happi·ness n.

Happiness is more than just a word to describe an emotional state – I believe it is life’s meaning. And, my life’s pursuit.

It affects all that we do and we should ask ourselves continuously what we can do to craft, inject and sustain more happiness into our lives.

2009 delivered a significant and unexpected change in my life. It made me realise that happiness involves ingredients that I can’t control, but with me as the chef I can control and create what I would like with whatever I have. With how little or how much I have in my ‘cupboard’ at any one time.

I like the following quote:

“A successful man is one who can lay a firm foundation with the bricks others have thrown at him.” ~David Brinkley

Something I like to remember as much in business as in life – things are always going to happen that we don’t ever expect to, but it how our unwritten contingency plans back up that reveal our true strength of character. And, happiness affects character.

I also think it’s important to differentiate between states of happiness: short- and long-term. If I were to chart my short-term happiness, it would look like the first graph below. Peaks of gratification, and troughs where I have to realign and be dynamic with my expectations.

Short-term Happiness

But I’m proud when I look my long-term happiness and see the following general linear relationship. I’d hope the same for everyone else.

Long-term Happiness

If you haven’t watched the following TED Talk yet, it’s something for your weekend. Dan Gilbert presents research and data from his exploration of happiness:

So, what is your version of happiness?

For me, I find my version every once in a while when I catch a glimpse of myself in the mirror… and smile back. A friend to myself. A literal visualisation of my happiness.

8 thoughts on “2010: the pursuit of (further) happiness

  1. We all want happiness, like we want money, good relationships/family etc.
    The problem is, once we got what we were looking for, it doesn’t satisfy us anymore.

    What we really want is fulfillment. The feelings like happines and love come automatically on the way to fulfillment. But we can’t conserve them forever. You can’t be happy and over the top all the time. Every human being needs balance and for every up, there is a down. It’s just that when we are fulfilled, then the downs are simply calmer times instead of depressions.

    Searching only happiness is as one sided as searching only riches or love or god. Nothing alone fulfills us. It’s the combination of all.

  2. Great points Erik and thanks for the comment.

    I think it depends on what an individual’s version of happiness is. And, I think you can be incredibly fulfilled in life but still unhappy.

    If I were stripped back of everything that is me and all that I have, and placed rawly in an environment without any comforts, and as a result… were still happy – I’d be proud of what I’d found.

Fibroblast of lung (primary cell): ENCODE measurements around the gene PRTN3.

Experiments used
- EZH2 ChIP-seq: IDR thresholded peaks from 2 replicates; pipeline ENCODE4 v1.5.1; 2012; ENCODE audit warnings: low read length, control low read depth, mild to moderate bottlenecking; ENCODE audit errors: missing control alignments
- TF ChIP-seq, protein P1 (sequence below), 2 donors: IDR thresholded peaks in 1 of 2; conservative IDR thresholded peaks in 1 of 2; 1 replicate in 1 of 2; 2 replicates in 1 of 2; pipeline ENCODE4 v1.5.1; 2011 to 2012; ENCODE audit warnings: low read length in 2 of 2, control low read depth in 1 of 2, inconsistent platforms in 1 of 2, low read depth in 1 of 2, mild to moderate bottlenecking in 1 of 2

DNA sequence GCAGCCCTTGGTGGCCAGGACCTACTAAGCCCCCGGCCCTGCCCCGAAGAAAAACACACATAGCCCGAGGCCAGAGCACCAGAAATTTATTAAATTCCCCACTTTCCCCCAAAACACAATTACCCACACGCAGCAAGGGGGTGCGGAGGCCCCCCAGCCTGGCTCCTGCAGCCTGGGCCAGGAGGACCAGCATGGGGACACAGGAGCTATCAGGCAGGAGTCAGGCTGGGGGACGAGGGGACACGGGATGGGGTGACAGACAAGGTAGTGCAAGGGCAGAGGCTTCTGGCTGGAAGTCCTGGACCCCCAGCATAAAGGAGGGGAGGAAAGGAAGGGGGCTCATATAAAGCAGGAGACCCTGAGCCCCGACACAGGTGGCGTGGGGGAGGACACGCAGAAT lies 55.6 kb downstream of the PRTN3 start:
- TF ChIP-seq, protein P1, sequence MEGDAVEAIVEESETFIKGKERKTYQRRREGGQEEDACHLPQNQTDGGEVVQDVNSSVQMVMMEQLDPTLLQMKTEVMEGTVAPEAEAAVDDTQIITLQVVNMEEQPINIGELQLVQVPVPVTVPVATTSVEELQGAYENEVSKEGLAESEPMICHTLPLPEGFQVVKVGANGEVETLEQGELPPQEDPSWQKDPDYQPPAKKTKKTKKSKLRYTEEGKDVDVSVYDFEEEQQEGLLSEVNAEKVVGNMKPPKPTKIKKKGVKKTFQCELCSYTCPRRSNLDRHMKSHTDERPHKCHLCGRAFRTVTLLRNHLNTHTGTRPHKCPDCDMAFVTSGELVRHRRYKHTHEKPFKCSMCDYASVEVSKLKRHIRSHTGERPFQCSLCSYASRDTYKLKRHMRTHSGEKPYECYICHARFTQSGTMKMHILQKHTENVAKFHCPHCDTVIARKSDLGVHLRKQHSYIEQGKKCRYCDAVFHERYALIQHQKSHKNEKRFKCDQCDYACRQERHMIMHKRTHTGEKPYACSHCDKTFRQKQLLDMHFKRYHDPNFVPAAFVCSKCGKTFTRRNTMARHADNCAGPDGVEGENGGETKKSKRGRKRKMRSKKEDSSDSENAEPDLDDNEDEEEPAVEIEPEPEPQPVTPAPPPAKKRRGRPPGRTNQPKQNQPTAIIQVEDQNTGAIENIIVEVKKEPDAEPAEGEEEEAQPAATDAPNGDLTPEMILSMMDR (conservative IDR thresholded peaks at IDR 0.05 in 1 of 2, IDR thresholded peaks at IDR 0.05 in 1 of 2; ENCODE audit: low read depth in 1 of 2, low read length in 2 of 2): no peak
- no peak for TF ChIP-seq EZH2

1. I agree! Being a web programmer and a deisgner, I find when I apply for jobs or projects I get the Oh! your a girl who likes to program?!? That’s awesome! And I usually end up working with mostly men. I just think that girls like me who grew up with an interest in technology are pretty rare. I think that technology should be presented to todays little girls as an exciting and creative industry. The technology sector could use more of a feminine touch.

  3. I think the point is: If you are fulfilled, unhappiness can only be temporary for some special reason. Because something sad happened for instance. But if you are not fulfilled, you can be unhappy for no special reason all the time.

  4. Hello me again. I’m becoming a Kate Kendall stalker and it scares me :)
    I’m reading ur blog from the fb link. (hehe you’d like that as a marketer.. a bit of research for free :)

    It’s funny how we give or need material objects for happiness and the first step(or definition) to happiness we conjure up may be taking them away. Happiness is well I don’t know what it is but I can say that was also something Buddha tried as he was searching for happiness. Or perhaps better put, a step. I think it may have been his first, from which he learned.
    I wonder what would make those dips in the graph move up. Like you said, you deal with those dips by reviewing and shifting your expectations. ‘What goes up must go down’ doesn’t apply here.
    oh and if you brought the squiggly line up a notch it’d still be the same only relative to other happiness so that would explain the ‘not satisfied theory’ Erik brought up.
    As for your question. My version of happiness. What makes me happy is making other people happy (if only briefly). Why do you think Buddha is so happy hehe.
    Well I think it is great so many people are asking really good questions. it is suffering that brings us to search for happiness. The more you suffer, your own pain or others, the more you search so it makes sense that our first idea is to cause more suffering or that suffering will bring us closer. Me? I’ve suffered enough. :) you can borrow some if you want? hehe
    note: If I’ve changed the rules it’s only to suit me.

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